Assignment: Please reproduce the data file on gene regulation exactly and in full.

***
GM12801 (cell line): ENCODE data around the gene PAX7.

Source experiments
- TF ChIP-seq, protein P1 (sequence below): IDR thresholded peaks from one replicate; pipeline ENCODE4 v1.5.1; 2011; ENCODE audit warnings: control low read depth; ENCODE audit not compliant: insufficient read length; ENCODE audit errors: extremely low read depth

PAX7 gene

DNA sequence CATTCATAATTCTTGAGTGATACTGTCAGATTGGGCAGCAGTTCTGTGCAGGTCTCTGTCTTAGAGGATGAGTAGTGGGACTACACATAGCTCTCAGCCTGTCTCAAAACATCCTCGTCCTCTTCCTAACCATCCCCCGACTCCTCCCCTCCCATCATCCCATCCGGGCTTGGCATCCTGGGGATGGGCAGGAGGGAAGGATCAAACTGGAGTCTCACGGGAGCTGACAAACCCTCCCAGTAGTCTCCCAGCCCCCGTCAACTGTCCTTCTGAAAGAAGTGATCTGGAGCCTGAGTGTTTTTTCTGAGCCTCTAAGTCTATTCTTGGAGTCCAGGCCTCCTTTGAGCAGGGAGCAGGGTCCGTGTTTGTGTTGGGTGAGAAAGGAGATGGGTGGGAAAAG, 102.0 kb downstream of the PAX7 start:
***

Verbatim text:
GM12801 (cell line): ENCODE data around the gene PAX7.

Source experiments
- TF ChIP-seq, protein P1 (sequence below): IDR thresholded peaks from one replicate; pipeline ENCODE4 v1.5.1; 2011; ENCODE audit warnings: control low read depth; ENCODE audit not compliant: insufficient read length; ENCODE audit errors: extremely low read depth

PAX7 gene

DNA sequence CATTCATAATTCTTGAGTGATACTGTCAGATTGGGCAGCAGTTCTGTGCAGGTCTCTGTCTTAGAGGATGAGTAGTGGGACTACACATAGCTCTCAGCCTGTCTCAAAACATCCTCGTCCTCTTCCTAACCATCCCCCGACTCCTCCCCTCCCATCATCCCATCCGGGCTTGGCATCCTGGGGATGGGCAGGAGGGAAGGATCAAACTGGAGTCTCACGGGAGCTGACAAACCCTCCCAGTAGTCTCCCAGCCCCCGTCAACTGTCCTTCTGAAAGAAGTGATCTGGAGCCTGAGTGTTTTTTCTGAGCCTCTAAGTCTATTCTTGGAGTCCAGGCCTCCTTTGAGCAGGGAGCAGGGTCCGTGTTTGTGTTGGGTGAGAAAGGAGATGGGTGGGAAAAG, 102.0 kb downstream of the PAX7 start: